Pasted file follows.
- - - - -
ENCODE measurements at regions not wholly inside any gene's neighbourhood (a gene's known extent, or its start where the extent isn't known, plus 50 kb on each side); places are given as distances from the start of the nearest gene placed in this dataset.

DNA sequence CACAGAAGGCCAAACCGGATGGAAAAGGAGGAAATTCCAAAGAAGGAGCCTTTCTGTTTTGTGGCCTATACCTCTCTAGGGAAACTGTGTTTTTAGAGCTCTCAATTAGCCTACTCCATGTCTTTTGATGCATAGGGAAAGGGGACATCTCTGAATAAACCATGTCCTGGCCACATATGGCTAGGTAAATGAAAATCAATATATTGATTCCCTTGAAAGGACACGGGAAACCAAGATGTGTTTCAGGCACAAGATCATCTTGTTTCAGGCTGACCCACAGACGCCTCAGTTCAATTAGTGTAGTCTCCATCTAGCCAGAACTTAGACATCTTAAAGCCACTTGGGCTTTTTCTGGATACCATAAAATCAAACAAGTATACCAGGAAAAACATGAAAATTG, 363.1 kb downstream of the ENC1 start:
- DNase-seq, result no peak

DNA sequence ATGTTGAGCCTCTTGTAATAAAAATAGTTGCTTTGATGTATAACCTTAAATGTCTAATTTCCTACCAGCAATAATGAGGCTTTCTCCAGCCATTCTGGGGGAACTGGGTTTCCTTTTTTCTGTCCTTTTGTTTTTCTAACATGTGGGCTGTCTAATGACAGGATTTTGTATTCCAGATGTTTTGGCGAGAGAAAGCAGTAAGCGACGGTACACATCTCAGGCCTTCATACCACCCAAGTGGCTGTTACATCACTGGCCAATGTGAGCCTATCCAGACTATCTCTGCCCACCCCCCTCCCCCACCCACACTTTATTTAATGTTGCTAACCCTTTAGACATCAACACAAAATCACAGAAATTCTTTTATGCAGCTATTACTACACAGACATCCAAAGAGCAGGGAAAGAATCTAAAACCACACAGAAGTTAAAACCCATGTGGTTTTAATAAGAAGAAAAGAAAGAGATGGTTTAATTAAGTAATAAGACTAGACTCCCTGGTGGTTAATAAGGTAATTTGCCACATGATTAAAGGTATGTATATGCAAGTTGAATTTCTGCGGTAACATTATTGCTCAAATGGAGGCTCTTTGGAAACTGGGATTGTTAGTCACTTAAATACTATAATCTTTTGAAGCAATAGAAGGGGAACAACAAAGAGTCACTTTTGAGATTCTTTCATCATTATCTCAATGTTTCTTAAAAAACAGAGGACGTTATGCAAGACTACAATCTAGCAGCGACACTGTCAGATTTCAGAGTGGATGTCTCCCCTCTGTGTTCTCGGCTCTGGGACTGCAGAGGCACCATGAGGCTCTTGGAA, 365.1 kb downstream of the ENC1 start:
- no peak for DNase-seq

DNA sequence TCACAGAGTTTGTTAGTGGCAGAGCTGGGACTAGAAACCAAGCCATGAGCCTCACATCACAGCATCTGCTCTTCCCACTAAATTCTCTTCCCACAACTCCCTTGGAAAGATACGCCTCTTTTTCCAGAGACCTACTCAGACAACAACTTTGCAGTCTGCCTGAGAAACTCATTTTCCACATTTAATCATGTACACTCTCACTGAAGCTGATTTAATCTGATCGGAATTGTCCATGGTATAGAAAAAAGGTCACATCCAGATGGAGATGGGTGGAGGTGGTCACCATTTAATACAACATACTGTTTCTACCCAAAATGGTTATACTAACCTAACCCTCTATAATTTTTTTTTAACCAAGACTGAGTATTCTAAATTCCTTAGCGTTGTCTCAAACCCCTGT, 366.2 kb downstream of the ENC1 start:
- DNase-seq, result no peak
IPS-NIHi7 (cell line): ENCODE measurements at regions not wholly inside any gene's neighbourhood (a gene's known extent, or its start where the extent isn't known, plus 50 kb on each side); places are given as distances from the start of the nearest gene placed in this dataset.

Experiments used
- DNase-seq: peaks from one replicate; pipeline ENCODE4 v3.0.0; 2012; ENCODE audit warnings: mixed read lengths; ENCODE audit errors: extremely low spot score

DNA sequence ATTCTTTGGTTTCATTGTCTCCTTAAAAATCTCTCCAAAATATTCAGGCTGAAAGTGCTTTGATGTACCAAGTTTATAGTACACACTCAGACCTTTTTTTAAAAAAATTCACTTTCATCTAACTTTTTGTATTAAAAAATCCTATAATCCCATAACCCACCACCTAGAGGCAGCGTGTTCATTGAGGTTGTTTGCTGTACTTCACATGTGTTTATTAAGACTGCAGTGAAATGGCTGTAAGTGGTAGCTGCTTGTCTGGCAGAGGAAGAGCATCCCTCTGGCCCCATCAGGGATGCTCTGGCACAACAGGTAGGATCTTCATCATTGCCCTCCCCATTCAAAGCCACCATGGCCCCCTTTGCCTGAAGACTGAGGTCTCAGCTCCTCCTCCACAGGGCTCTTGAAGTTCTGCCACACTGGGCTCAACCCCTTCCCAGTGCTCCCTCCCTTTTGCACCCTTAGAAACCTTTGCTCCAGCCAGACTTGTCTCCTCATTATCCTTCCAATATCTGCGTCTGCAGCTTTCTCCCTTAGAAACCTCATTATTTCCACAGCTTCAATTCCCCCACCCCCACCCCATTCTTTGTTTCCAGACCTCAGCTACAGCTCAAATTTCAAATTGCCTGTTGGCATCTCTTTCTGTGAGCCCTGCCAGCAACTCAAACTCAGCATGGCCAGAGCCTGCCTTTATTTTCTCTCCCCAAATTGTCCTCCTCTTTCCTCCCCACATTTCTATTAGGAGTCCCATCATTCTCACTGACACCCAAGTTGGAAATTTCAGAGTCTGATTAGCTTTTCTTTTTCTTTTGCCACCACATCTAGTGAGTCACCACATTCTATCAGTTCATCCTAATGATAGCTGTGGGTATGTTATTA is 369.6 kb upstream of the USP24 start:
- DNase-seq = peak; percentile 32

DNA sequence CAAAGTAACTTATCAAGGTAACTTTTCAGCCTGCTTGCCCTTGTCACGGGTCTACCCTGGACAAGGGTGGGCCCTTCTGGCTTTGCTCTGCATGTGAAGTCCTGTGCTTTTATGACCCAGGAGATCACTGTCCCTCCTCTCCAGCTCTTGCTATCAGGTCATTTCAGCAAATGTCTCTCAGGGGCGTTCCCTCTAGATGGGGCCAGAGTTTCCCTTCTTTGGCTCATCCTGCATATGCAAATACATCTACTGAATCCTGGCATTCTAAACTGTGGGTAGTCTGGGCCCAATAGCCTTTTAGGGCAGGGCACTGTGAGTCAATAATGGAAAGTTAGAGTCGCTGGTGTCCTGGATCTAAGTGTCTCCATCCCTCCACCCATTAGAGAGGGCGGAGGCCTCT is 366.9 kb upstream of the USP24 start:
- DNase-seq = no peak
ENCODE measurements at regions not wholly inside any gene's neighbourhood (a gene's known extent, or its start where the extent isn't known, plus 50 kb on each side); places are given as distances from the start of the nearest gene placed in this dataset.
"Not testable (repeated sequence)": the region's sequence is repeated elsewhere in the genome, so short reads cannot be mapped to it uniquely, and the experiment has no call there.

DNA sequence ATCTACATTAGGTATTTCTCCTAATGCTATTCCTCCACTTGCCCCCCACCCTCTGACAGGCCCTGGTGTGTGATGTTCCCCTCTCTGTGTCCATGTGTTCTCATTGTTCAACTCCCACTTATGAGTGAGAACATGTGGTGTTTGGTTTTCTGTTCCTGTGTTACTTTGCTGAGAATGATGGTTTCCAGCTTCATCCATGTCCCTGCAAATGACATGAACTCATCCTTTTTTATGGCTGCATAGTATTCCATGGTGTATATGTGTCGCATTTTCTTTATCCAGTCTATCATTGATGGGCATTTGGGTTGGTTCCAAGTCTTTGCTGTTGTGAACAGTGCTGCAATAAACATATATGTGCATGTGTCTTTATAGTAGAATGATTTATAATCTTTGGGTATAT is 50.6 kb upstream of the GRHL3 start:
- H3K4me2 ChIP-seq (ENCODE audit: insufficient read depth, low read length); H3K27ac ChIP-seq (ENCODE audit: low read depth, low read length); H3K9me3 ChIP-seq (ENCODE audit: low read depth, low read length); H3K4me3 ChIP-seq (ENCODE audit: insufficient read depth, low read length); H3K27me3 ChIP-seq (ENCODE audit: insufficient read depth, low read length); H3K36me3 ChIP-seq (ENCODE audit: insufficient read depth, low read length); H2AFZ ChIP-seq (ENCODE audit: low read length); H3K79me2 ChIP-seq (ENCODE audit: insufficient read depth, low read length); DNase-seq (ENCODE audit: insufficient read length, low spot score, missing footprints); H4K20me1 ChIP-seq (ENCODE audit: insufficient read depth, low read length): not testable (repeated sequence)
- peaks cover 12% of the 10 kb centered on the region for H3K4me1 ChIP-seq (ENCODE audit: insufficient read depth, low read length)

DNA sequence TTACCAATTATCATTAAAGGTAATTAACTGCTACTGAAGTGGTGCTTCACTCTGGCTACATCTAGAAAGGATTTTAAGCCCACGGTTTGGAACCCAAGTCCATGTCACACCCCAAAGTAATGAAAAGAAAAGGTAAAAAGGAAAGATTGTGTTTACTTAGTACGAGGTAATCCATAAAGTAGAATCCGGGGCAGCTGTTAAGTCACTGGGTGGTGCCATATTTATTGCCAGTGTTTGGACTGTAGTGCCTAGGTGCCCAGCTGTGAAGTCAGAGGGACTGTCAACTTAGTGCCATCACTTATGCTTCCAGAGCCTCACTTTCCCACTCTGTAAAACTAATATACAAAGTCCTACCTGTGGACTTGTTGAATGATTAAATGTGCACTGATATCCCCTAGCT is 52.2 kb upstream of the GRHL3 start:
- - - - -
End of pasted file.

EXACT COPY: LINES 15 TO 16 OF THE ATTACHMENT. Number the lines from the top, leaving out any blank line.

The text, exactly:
ENCODE measurements at regions not wholly inside any gene's neighbourhood (a gene's known extent, or its start where the extent isn't known, plus 50 kb on each side); places are given as distances from the start of the nearest gene placed in this dataset.
"Not testable (repeated sequence)": the region's sequence is repeated elsewhere in the genome, so short reads cannot be mapped to it uniquely, and the experiment has no call there.